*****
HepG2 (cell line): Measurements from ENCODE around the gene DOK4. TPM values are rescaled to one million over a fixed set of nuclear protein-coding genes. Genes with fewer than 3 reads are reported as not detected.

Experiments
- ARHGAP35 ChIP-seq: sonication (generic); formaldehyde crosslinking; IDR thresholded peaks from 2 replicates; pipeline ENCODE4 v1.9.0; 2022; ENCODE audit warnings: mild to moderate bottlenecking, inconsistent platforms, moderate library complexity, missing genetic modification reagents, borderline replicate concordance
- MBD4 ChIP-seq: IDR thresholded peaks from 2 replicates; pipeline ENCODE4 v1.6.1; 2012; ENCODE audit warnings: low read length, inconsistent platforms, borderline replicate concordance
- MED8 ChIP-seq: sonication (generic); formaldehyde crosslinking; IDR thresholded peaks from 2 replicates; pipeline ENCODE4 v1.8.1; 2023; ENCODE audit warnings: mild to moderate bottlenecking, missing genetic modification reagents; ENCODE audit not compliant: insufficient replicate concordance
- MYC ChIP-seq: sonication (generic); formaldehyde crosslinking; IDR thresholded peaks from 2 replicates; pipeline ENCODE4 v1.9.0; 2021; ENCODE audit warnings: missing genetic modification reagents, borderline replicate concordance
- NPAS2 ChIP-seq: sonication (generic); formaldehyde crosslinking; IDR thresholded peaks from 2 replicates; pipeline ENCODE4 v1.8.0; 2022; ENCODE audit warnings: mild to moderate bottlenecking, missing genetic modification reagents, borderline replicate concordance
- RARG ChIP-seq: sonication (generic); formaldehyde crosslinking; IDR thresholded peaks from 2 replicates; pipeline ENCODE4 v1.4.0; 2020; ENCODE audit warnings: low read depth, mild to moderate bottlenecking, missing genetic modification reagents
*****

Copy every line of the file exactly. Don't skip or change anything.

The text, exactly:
HepG2 (cell line): Measurements from ENCODE around the gene DOK4. TPM values are rescaled to one million over a fixed set of nuclear protein-coding genes. Genes with fewer than 3 reads are reported as not detected.

Experiments
- ARHGAP35 ChIP-seq: sonication (generic); formaldehyde crosslinking; IDR thresholded peaks from 2 replicates; pipeline ENCODE4 v1.9.0; 2022; ENCODE audit warnings: mild to moderate bottlenecking, inconsistent platforms, moderate library complexity, missing genetic modification reagents, borderline replicate concordance
- MBD4 ChIP-seq: IDR thresholded peaks from 2 replicates; pipeline ENCODE4 v1.6.1; 2012; ENCODE audit warnings: low read length, inconsistent platforms, borderline replicate concordance
- MED8 ChIP-seq: sonication (generic); formaldehyde crosslinking; IDR thresholded peaks from 2 replicates; pipeline ENCODE4 v1.8.1; 2023; ENCODE audit warnings: mild to moderate bottlenecking, missing genetic modification reagents; ENCODE audit not compliant: insufficient replicate concordance
- MYC ChIP-seq: sonication (generic); formaldehyde crosslinking; IDR thresholded peaks from 2 replicates; pipeline ENCODE4 v1.9.0; 2021; ENCODE audit warnings: missing genetic modification reagents, borderline replicate concordance
- NPAS2 ChIP-seq: sonication (generic); formaldehyde crosslinking; IDR thresholded peaks from 2 replicates; pipeline ENCODE4 v1.8.0; 2022; ENCODE audit warnings: mild to moderate bottlenecking, missing genetic modification reagents, borderline replicate concordance
- RARG ChIP-seq: sonication (generic); formaldehyde crosslinking; IDR thresholded peaks from 2 replicates; pipeline ENCODE4 v1.4.0; 2020; ENCODE audit warnings: low read depth, mild to moderate bottlenecking, missing genetic modification reagents